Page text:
HM Revenue & Customs ("HMRC") has published a consultation paper containing the Government's initial response to the Office of Tax Simplification's ("OTS") report on simplifying tax-advantaged employee share schemes. The Government is giving further consideration to the majority of the OTS's recommendations, including the proposal to replace the current approvals process with self-certification. However, there are several recommendations that have not been accepted, most notably the recommendation to reduce the tax free holding period for SIP shares from five years to three years.
HMRC has also published a consultation on proposals to extend the use of EMI options to academic employees.
Consultation on OTS recommendations for approved share plans
The OTS's final report on tax-advantaged employee share plans made a number of recommendations regarding the approvals process and the nature of the schemes themselves. A copy of our earlier Law-Now on the OTS recommendations is available here.
At this stage, the Government is considering whether to proceed with the majority of the OTS's recommendations and is requesting further information on the design of those changes, their impact and the potential costs and benefits.
The majority of the changes are, if the Government decides to proceed, intended to come into effect in 2013, with draft legislation to be published in Autumn 2012. However, the move to self-certification of schemes is not expected to take effect until 2014.
The main points to note from the consultation are:
- Approvals process – the Government agrees that the approvals process for SAYE, CSOP and SIP should be abolished and replaced with a self-certification process similar to that currently used for EMI. However, the consultation also recognises the need to ensure that employers have sufficient certainty over the tax-advantaged status of their plans and HMRC has sufficient powers to deal with non-compliant schemes and seeks views on how this can be achieved. Following the consultation, the Government intends to publish detailed proposals with a view to implementing self-certification no later than 2014.
- SIP – the Government has rejected proposals to reduce the tax free holding period for all SIP shares from 5 years to 3 years due to the cost implications.
- CSOP – in line with the OTS's recommendations, the Government is carrying out further work to determine whether the CSOP remains relevant. The outcome of this project is expected in Autumn 2012 and may be followed by further consultation. Pending the outcome of this investigation, no further action is being taken at this stage on whether CSOP and EMI should be merged.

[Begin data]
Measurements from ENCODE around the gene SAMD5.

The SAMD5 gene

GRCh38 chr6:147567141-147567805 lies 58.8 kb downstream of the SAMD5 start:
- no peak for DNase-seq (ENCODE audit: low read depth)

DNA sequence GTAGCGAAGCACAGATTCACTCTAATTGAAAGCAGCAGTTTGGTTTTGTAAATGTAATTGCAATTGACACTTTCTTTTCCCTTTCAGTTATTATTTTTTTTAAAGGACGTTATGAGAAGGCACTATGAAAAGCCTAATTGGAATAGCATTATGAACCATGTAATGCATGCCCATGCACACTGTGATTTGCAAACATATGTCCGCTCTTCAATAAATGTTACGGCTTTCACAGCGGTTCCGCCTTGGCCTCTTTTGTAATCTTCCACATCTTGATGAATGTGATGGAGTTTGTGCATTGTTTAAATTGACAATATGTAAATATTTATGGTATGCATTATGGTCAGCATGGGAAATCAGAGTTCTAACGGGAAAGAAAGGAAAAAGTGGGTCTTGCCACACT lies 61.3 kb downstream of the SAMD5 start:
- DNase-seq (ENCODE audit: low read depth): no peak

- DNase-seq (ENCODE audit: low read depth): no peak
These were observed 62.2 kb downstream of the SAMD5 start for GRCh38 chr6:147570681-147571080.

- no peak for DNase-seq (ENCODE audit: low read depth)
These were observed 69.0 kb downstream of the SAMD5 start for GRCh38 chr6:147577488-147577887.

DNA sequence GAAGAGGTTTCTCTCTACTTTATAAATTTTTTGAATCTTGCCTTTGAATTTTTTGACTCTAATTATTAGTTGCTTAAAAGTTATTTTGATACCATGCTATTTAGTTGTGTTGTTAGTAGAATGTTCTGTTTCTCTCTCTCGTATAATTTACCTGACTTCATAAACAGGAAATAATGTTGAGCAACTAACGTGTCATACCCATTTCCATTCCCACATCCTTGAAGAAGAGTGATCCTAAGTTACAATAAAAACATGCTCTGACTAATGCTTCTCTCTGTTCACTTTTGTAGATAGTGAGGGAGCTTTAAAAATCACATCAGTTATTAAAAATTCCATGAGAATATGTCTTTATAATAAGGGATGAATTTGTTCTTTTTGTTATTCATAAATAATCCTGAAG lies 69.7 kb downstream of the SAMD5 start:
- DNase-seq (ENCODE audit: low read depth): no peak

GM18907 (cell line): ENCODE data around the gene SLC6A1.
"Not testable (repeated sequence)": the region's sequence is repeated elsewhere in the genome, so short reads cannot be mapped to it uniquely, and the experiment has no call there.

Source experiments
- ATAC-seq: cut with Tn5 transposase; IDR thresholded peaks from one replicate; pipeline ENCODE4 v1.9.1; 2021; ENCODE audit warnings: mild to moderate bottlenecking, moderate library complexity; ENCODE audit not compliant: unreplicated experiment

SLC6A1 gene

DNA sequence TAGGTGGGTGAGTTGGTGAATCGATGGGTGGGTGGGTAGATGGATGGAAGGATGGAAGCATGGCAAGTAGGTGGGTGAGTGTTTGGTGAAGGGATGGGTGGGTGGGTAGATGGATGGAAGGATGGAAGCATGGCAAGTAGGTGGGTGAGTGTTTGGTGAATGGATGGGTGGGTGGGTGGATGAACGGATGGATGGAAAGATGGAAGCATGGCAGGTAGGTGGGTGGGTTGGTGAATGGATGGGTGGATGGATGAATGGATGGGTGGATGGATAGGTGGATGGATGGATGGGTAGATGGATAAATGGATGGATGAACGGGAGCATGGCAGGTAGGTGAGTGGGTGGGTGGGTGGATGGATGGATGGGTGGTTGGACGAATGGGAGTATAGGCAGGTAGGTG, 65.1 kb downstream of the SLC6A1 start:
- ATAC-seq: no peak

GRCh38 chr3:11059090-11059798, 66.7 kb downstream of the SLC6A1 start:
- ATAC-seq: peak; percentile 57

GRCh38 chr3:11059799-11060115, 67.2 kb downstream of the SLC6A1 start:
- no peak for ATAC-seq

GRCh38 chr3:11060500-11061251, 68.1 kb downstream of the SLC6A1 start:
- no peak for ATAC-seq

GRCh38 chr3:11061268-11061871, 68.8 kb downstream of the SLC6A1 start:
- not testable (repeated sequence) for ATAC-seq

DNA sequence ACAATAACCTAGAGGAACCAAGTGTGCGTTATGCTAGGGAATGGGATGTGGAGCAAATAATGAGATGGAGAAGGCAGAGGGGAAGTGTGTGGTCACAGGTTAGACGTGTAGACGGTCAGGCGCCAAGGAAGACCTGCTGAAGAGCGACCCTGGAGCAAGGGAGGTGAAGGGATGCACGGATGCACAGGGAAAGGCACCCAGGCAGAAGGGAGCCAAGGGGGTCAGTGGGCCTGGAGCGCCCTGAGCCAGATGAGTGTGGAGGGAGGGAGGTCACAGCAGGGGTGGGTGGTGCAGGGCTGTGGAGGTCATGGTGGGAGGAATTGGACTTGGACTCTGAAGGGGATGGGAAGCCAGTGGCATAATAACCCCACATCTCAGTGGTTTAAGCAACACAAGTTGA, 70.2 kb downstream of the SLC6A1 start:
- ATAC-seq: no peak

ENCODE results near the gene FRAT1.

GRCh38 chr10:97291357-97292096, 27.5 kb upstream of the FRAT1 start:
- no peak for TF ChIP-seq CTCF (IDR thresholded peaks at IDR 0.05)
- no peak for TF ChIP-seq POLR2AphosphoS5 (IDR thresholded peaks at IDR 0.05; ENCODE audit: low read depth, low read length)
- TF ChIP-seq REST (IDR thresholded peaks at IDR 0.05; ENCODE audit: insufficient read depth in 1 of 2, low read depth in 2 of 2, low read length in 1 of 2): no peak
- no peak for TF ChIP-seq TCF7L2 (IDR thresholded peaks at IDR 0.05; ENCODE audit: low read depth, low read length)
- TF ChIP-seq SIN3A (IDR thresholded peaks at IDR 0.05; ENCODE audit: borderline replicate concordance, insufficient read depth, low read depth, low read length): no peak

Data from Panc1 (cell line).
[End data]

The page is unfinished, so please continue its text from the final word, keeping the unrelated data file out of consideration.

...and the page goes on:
- Retirement – the Government proposes to introduce a standard retirement age across SIP, CSOP and SAYE.
- Good leavers – whilst the consultation does not go as far as the OTS recommended, the Government is consulting on introducing a standard definition of "good leaver" across SIP, SAYE and CSOP and proposes to use the SIP position as the standard.
- EMI - the Government is considering proposals to extend the grace period during which EMI options can be exercised following a disqualifying event from 40 days to 6 months, although any changes will be subject to State aid approval. However, the other OTS recommendations to limit the working time requirement to directors only and to reduce the list of excluded activities taken into account when determining whether a company qualifies to grant EMI options have not been accepted.
Companies will welcome the Government's decision to consider and consult on the majority of the recommendations made by the OTS. However, it is disappointing that some of the recommendations, in particular the reduction of the SIP holding period have not been accepted - although given the need for the changes to be cost neutral and the potential cost these measures would involve, the Government's position is not wholly unsurprising.
A copy of the consultation is available here. The consultation closes on 18 September 2012.
Extension of EMI to academic employees
HMRC has also published a consultation on proposals to extend the ability of companies to grant EMI options to academic employees.
Under the EMI legislation, EMI options can only be granted to employees and directors who meet the working time requirement - ie they work at least 25 hours per week or, if less, 75% of their working time for the company (or the group).
EMI options are commonly used by university spin-out companies but key employees often cannot be granted EMI options because they do not meet the working time requirements on the basis that part of their working time is committed to academic activities at the university or research institution.
The consultation seeks to address which academic employees should be eligible to participate, the minimum level of commitment to the company that the academic will be required to make and the nature of their activities.
The consultation closes on 18 September 2012 and it is intended that the changes will be introduced in 2013, subject to State aid approval.
A copy of the consultation is available here.
This article was written for Law-Now, CMS Cameron McKenna's free online information service. To register for Law-Now, please go to www.law-now.com/law-now/mondaq
Law-Now information is for general purposes and guidance only. The information and opinions expressed in all Law-Now articles are not necessarily comprehensive and do not purport to give professional or legal advice. All Law-Now information relates to circumstances prevailing at the date of its original publication and may not have been updated to reflect subsequent developments.
The original publication date for this article was 28/06/2012.